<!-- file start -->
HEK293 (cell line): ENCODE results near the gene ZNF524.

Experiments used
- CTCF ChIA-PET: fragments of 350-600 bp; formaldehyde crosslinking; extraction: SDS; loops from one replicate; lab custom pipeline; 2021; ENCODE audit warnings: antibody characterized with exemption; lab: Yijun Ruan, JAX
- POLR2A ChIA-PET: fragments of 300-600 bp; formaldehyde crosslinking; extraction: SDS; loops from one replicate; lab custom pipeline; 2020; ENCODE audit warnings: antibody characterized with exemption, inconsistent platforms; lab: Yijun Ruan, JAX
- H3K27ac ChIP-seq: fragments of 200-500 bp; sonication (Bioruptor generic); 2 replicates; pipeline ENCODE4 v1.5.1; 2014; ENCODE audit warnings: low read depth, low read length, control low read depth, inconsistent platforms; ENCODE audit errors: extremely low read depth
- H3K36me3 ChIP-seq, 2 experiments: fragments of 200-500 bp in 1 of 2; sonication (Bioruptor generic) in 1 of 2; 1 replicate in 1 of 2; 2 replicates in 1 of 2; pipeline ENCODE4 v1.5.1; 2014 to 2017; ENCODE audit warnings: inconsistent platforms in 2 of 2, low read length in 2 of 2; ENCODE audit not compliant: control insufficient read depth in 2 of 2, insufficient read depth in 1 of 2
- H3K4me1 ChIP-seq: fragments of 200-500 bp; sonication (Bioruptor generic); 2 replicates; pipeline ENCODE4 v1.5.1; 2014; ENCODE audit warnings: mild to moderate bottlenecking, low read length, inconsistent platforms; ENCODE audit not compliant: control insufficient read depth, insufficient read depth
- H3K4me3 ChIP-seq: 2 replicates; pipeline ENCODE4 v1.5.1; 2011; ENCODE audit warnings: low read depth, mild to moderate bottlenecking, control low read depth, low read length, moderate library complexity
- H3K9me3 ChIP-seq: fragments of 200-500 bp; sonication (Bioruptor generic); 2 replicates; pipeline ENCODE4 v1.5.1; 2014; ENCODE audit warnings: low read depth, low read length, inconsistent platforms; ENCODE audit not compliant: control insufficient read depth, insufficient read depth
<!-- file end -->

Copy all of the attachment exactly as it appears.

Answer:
HEK293 (cell line): ENCODE results near the gene ZNF524.

Experiments used
- CTCF ChIA-PET: fragments of 350-600 bp; formaldehyde crosslinking; extraction: SDS; loops from one replicate; lab custom pipeline; 2021; ENCODE audit warnings: antibody characterized with exemption; lab: Yijun Ruan, JAX
- POLR2A ChIA-PET: fragments of 300-600 bp; formaldehyde crosslinking; extraction: SDS; loops from one replicate; lab custom pipeline; 2020; ENCODE audit warnings: antibody characterized with exemption, inconsistent platforms; lab: Yijun Ruan, JAX
- H3K27ac ChIP-seq: fragments of 200-500 bp; sonication (Bioruptor generic); 2 replicates; pipeline ENCODE4 v1.5.1; 2014; ENCODE audit warnings: low read depth, low read length, control low read depth, inconsistent platforms; ENCODE audit errors: extremely low read depth
- H3K36me3 ChIP-seq, 2 experiments: fragments of 200-500 bp in 1 of 2; sonication (Bioruptor generic) in 1 of 2; 1 replicate in 1 of 2; 2 replicates in 1 of 2; pipeline ENCODE4 v1.5.1; 2014 to 2017; ENCODE audit warnings: inconsistent platforms in 2 of 2, low read length in 2 of 2; ENCODE audit not compliant: control insufficient read depth in 2 of 2, insufficient read depth in 1 of 2
- H3K4me1 ChIP-seq: fragments of 200-500 bp; sonication (Bioruptor generic); 2 replicates; pipeline ENCODE4 v1.5.1; 2014; ENCODE audit warnings: mild to moderate bottlenecking, low read length, inconsistent platforms; ENCODE audit not compliant: control insufficient read depth, insufficient read depth
- H3K4me3 ChIP-seq: 2 replicates; pipeline ENCODE4 v1.5.1; 2011; ENCODE audit warnings: low read depth, mild to moderate bottlenecking, control low read depth, low read length, moderate library complexity
- H3K9me3 ChIP-seq: fragments of 200-500 bp; sonication (Bioruptor generic); 2 replicates; pipeline ENCODE4 v1.5.1; 2014; ENCODE audit warnings: low read depth, low read length, inconsistent platforms; ENCODE audit not compliant: control insufficient read depth, insufficient read depth